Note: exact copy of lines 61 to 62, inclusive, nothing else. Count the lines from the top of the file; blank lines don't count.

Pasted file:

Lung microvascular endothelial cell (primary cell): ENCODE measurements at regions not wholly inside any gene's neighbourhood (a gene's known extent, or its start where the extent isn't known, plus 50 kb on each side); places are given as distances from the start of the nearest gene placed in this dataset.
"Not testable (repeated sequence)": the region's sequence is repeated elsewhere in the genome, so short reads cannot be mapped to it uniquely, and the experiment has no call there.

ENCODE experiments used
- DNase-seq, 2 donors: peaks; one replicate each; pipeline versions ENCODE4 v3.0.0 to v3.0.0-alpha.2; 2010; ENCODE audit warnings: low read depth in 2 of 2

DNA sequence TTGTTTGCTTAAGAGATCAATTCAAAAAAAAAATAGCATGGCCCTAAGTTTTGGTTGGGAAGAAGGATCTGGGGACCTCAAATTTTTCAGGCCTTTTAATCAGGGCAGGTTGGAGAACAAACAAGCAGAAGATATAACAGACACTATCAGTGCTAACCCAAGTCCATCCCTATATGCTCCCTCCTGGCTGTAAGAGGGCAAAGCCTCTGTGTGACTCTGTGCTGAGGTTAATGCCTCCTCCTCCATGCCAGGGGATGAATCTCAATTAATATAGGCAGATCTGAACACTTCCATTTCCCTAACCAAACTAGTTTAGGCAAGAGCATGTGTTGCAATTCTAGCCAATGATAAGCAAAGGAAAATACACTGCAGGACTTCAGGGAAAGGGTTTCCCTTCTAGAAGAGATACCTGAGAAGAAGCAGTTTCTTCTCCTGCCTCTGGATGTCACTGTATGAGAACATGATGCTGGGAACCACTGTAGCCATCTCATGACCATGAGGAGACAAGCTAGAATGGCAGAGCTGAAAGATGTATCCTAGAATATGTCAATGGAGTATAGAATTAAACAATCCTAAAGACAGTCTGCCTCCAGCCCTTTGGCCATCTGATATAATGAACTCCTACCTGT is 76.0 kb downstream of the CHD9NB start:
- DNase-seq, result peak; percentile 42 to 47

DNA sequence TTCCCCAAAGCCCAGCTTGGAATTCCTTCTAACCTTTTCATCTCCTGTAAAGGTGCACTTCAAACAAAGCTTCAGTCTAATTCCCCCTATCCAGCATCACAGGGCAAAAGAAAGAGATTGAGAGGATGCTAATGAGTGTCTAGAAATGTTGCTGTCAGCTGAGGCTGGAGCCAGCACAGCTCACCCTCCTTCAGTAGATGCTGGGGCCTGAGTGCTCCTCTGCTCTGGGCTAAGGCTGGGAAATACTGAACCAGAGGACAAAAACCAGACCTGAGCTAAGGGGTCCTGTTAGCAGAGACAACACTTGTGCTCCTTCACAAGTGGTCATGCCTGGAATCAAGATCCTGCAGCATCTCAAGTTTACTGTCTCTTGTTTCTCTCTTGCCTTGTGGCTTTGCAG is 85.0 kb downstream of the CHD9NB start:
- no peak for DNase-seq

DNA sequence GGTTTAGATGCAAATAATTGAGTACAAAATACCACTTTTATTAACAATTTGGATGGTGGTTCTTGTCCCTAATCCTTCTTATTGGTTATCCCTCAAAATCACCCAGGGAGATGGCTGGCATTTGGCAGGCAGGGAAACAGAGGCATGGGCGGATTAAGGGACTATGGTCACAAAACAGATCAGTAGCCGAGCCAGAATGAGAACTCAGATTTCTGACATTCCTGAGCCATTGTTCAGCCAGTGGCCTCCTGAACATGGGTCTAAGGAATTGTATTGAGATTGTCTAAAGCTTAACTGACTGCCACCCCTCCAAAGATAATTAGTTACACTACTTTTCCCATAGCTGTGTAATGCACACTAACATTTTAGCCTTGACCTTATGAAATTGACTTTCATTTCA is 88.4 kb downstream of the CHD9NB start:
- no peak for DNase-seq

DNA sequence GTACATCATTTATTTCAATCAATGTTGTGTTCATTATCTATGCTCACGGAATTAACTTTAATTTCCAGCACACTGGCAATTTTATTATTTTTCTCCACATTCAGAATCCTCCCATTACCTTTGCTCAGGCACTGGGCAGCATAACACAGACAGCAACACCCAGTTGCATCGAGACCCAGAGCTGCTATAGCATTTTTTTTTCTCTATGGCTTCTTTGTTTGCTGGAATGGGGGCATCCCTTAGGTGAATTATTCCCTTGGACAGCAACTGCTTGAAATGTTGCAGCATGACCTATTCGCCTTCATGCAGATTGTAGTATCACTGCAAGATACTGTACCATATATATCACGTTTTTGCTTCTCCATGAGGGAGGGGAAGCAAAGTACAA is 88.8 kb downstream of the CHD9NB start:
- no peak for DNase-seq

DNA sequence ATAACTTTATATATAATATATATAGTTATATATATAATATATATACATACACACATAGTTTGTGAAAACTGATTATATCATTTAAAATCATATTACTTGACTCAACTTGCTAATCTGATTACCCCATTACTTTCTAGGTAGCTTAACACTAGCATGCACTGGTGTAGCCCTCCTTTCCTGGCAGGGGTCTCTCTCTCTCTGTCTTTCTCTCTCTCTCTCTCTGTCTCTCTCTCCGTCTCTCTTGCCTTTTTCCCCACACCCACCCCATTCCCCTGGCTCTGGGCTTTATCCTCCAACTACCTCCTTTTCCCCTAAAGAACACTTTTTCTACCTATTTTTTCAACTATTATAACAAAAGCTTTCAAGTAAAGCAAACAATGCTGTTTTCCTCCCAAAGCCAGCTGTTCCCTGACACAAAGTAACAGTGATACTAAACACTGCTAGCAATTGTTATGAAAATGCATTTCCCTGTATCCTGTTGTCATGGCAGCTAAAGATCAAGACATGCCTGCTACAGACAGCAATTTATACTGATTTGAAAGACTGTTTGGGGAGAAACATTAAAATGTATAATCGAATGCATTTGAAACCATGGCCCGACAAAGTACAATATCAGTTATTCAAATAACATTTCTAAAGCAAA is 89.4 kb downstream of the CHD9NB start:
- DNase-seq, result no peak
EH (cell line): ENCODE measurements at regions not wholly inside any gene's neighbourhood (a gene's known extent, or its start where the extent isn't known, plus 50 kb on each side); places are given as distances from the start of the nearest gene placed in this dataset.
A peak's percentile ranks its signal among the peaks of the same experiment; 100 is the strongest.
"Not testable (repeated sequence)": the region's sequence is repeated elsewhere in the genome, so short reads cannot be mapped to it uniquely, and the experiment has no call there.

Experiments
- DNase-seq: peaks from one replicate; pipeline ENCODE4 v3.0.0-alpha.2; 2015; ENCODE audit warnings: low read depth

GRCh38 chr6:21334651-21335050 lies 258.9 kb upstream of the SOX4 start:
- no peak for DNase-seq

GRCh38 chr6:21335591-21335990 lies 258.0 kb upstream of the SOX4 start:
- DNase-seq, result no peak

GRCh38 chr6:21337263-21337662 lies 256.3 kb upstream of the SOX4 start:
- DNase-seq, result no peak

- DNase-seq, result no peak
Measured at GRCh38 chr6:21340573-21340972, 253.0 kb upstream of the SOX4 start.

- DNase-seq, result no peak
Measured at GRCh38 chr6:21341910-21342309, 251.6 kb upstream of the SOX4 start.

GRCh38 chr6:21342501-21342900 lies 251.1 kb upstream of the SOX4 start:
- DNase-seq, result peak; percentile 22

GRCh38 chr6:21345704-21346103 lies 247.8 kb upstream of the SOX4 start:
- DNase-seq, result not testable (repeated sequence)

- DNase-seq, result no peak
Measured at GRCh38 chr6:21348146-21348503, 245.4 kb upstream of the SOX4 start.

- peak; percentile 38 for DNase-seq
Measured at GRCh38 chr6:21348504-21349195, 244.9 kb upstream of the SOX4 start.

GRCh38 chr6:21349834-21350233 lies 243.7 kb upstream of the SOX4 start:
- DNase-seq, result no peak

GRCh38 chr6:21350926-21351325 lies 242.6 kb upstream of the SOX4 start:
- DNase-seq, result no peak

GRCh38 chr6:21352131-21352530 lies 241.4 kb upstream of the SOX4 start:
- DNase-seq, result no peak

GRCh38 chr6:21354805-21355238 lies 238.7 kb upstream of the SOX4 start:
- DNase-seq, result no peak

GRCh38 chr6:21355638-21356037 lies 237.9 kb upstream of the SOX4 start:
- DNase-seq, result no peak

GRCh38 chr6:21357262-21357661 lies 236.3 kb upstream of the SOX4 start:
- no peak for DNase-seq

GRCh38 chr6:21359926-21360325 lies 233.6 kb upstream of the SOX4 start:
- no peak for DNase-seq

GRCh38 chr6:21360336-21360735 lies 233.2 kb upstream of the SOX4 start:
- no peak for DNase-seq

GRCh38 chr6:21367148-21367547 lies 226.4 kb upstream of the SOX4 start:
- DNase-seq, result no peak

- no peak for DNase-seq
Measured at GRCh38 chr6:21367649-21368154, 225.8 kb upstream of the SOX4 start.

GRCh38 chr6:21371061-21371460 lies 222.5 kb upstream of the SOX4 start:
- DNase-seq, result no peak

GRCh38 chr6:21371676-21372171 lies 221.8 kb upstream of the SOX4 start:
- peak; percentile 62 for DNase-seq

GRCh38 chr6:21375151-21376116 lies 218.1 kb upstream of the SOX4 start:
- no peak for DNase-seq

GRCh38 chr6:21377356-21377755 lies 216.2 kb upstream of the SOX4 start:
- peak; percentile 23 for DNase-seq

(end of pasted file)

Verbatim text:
- peak; percentile 62 for DNase-seq

GRCh38 chr6:21375151-21376116 lies 218.1 kb upstream of the SOX4 start: